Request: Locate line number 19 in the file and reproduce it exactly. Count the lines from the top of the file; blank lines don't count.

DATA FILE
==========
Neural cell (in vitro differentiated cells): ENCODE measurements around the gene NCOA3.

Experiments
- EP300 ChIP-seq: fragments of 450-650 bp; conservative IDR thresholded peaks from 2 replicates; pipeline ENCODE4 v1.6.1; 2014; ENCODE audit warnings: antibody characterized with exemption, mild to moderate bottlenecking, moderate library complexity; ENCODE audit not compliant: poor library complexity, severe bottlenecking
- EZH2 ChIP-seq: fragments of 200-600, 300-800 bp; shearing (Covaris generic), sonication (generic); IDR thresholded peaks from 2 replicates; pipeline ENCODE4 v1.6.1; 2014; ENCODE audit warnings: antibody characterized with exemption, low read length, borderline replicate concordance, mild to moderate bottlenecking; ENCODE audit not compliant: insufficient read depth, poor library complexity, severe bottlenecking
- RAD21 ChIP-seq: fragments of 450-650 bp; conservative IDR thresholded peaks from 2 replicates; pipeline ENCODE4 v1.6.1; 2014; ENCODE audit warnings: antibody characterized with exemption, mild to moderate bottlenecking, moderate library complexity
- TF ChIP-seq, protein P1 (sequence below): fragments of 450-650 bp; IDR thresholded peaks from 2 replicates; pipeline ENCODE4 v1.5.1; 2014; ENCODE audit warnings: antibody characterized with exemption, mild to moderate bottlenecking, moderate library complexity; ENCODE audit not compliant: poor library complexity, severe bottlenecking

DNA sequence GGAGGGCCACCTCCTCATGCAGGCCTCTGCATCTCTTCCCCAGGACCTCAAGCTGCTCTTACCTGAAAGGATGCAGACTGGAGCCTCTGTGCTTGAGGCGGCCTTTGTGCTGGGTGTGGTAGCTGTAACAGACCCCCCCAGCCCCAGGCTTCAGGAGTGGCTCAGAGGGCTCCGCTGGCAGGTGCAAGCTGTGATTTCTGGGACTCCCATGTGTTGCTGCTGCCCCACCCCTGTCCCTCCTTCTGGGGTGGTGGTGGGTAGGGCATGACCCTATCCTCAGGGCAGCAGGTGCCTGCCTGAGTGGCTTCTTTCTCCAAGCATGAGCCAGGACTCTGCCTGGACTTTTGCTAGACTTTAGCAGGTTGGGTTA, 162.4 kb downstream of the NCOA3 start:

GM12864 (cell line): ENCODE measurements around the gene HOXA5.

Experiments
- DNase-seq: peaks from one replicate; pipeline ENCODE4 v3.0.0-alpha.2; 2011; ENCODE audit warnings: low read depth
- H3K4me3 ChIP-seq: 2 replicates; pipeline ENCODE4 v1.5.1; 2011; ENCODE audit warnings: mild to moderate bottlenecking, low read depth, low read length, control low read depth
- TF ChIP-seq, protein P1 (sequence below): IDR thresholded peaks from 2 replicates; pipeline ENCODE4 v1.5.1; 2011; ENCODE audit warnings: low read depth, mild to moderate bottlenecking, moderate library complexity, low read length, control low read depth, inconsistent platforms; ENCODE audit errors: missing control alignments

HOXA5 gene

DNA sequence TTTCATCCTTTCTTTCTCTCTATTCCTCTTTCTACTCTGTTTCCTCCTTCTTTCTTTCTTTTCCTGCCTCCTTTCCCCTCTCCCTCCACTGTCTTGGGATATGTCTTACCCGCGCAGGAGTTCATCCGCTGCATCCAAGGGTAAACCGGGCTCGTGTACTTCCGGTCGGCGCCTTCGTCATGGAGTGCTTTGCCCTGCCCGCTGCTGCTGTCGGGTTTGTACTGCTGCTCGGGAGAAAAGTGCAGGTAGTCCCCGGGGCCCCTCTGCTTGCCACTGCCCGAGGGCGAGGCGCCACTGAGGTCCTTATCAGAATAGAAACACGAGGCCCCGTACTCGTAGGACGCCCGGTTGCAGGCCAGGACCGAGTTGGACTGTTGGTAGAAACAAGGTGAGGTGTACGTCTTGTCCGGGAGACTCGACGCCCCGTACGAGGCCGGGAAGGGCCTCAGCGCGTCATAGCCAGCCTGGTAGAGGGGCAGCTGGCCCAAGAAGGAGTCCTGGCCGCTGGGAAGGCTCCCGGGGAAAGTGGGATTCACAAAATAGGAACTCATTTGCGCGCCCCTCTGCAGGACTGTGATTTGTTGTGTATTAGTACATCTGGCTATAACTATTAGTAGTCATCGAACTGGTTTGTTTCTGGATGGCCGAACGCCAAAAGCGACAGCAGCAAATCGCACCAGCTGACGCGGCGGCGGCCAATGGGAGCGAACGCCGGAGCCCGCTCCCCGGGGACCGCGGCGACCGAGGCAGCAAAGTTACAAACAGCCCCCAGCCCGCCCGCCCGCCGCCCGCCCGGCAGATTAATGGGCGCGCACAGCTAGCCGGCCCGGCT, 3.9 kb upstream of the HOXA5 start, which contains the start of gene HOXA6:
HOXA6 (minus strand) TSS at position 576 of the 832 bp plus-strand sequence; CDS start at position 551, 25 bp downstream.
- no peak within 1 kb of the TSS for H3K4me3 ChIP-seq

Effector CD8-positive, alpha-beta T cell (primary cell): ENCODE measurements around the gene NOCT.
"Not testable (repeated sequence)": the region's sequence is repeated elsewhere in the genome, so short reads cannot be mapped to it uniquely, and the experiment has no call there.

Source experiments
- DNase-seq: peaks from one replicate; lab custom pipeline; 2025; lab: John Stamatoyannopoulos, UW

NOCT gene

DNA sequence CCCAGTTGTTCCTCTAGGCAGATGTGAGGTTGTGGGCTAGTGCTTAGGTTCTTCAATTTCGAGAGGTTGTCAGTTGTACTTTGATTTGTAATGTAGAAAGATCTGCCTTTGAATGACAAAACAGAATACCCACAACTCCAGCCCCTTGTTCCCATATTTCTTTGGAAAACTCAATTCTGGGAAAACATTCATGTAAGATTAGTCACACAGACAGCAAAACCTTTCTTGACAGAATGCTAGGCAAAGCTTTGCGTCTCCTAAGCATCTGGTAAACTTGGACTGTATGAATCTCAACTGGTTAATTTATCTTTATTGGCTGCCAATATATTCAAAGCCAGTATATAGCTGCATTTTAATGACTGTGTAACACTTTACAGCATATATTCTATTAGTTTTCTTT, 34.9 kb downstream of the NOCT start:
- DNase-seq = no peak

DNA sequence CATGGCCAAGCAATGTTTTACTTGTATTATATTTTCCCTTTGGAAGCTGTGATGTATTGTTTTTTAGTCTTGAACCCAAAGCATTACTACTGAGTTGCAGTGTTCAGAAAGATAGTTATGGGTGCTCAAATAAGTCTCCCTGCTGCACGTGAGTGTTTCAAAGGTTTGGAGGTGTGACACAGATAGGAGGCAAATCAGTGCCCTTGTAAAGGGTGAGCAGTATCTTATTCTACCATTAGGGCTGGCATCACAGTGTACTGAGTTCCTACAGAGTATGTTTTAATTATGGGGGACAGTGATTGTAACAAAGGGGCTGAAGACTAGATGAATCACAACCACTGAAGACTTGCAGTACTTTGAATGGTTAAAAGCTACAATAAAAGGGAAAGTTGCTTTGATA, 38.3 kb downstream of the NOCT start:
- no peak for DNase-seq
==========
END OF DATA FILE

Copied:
Source experiments